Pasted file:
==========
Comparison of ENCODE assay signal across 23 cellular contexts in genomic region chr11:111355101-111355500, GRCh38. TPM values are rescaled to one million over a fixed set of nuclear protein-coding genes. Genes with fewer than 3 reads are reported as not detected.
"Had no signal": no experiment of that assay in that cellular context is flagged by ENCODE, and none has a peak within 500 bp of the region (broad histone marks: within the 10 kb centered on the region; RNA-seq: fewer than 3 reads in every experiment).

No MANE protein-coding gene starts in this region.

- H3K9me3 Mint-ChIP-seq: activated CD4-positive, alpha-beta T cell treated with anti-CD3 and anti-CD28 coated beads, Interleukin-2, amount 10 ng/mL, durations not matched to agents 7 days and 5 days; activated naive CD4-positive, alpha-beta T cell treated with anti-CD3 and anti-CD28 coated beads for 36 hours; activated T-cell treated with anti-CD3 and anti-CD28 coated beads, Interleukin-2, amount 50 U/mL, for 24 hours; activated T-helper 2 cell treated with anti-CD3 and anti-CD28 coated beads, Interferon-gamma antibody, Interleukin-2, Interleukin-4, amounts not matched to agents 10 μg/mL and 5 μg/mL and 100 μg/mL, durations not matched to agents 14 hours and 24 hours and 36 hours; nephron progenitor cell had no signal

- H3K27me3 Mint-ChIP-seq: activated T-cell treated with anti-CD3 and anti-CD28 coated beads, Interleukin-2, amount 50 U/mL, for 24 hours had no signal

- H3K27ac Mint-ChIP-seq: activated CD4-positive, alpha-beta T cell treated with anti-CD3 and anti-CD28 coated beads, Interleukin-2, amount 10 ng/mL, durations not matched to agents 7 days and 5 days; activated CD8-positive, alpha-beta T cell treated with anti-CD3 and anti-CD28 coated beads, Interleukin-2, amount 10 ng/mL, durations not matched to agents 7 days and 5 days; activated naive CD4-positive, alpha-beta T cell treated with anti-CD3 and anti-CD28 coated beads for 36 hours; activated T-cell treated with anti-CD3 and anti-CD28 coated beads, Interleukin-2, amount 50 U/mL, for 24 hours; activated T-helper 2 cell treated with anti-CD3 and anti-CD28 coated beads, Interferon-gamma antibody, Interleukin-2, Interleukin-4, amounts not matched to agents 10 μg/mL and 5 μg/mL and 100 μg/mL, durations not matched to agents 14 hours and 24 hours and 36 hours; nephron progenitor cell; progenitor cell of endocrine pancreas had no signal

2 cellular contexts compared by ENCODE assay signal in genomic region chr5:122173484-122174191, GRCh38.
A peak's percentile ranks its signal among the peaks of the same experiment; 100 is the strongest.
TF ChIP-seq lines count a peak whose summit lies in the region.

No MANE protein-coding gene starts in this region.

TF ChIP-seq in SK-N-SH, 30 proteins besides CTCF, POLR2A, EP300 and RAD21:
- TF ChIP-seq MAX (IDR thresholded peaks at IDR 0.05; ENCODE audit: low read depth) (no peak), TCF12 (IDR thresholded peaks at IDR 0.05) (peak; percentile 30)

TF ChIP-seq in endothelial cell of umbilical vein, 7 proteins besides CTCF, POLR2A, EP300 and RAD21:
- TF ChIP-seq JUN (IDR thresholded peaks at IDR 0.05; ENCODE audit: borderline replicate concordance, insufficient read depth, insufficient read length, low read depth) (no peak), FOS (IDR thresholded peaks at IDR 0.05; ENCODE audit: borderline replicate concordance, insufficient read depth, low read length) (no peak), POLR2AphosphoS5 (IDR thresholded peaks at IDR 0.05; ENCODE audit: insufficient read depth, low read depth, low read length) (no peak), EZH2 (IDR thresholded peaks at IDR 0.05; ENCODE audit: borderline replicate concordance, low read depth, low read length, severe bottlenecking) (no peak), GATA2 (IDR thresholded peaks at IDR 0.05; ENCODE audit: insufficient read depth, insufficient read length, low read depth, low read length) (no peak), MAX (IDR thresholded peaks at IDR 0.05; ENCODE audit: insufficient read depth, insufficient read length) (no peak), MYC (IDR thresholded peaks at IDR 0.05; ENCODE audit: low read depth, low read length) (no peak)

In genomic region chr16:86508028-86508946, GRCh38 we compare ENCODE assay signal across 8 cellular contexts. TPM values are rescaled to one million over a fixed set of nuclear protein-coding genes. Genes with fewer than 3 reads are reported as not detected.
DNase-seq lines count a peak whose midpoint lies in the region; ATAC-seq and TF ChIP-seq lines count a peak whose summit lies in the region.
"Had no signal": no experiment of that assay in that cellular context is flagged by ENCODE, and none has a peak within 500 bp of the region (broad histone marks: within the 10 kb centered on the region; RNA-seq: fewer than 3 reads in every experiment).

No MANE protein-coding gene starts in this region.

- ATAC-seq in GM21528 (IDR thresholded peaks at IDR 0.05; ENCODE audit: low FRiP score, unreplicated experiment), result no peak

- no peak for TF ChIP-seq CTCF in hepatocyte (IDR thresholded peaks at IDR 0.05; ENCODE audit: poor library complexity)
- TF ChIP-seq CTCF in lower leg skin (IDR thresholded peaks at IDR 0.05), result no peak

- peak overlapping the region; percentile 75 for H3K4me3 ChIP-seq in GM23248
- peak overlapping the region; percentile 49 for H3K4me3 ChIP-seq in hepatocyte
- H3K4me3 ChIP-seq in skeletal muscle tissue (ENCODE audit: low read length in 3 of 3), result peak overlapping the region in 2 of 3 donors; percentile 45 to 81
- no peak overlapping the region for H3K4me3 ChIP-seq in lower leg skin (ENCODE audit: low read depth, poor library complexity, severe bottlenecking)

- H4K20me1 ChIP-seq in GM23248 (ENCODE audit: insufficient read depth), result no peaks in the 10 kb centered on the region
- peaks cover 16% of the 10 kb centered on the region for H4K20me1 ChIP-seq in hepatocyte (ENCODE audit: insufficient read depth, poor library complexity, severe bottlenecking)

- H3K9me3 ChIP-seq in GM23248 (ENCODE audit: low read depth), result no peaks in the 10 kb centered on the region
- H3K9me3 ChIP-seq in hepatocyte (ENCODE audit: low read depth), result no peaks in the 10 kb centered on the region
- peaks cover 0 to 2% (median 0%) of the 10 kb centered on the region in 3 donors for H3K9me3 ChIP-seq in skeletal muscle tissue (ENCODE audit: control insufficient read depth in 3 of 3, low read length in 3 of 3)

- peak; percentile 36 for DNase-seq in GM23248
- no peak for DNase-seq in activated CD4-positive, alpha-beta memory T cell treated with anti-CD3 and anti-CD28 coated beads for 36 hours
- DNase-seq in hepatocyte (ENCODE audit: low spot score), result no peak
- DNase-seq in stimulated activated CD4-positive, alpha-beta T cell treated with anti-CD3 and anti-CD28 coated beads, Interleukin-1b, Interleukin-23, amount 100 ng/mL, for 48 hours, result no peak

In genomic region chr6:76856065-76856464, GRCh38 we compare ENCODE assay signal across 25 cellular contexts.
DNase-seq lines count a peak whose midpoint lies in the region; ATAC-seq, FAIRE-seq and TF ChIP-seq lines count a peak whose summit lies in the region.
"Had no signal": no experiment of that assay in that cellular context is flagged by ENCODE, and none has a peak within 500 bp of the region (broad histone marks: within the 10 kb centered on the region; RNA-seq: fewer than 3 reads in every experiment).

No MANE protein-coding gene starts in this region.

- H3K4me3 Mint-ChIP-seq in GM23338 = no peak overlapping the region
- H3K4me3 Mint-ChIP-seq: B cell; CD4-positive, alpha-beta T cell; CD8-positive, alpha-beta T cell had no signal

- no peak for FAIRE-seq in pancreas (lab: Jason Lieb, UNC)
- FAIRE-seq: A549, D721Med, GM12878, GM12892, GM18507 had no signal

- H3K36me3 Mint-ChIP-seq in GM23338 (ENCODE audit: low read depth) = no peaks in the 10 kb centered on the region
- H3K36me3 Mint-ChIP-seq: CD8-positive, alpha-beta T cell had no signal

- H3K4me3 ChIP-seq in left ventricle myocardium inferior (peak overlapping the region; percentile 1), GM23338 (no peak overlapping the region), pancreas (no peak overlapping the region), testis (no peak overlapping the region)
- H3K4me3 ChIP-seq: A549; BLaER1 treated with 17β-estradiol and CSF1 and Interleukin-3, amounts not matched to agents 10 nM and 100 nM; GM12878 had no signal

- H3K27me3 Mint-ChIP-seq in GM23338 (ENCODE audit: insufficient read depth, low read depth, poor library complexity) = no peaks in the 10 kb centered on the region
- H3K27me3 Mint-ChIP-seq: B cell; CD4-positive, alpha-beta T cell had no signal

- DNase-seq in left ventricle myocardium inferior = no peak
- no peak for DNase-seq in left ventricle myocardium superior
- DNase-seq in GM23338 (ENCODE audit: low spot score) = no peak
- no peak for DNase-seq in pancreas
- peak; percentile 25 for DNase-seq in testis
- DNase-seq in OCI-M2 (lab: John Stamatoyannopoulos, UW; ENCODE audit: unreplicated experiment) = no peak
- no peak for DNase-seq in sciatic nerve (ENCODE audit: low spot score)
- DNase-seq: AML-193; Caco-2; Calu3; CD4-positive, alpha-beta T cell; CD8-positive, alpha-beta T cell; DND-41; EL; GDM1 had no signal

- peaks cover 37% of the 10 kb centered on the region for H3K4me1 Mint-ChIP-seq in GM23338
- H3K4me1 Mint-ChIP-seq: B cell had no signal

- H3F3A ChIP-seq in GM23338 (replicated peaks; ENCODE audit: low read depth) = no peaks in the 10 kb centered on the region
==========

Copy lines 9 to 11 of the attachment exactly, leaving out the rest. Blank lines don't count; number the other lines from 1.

TF ChIP-seq lines count a peak whose summit lies in the region.

No MANE protein-coding gene starts in this region.

TF ChIP-seq in SK-N-SH, 30 proteins besides CTCF, POLR2A, EP300 and RAD21: